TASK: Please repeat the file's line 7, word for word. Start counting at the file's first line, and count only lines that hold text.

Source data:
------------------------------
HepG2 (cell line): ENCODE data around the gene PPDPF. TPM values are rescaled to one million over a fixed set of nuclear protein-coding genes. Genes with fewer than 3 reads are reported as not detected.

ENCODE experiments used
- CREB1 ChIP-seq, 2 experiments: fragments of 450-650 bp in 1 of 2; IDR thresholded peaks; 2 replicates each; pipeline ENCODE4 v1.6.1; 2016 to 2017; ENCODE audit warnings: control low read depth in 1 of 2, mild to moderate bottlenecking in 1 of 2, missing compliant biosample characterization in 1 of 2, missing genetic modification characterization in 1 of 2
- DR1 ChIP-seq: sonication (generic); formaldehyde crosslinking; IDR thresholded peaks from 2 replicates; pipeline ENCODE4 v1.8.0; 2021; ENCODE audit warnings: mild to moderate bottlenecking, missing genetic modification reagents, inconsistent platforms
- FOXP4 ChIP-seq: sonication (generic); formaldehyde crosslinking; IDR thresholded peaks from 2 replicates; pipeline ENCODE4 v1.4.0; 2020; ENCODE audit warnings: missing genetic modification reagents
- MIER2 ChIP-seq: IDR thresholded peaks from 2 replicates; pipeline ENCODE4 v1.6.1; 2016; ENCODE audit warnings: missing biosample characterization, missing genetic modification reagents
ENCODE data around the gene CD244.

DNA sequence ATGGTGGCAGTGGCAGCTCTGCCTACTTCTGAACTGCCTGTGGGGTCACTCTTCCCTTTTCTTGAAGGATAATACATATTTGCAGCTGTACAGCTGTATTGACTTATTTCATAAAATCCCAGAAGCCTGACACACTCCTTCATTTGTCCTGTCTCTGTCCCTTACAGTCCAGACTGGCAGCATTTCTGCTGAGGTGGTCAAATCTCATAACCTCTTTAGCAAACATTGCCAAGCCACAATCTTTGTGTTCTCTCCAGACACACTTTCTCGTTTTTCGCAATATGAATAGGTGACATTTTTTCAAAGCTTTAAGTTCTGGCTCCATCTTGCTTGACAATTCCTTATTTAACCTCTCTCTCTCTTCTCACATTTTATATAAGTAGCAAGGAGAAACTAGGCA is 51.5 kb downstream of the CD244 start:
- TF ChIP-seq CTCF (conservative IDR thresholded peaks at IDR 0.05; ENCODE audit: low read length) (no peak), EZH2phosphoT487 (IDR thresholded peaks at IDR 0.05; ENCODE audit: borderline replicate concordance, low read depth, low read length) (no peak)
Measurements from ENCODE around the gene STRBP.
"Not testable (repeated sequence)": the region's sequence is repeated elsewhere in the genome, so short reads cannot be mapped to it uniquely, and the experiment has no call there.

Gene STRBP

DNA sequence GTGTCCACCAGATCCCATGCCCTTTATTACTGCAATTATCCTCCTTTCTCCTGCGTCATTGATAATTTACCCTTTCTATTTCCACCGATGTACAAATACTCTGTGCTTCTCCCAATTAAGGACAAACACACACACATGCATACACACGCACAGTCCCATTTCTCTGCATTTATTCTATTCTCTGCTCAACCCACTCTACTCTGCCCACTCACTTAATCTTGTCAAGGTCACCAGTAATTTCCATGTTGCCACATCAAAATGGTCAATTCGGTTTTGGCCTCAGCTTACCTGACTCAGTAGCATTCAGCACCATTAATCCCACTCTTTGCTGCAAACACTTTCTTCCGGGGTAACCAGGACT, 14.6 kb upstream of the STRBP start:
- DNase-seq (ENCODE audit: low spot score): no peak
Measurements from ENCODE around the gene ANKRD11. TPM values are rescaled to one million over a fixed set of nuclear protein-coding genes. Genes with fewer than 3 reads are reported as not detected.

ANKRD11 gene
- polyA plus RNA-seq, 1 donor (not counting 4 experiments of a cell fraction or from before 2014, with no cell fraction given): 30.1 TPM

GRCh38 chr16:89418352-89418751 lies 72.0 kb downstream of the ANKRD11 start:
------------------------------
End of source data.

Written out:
ENCODE data around the gene CD244.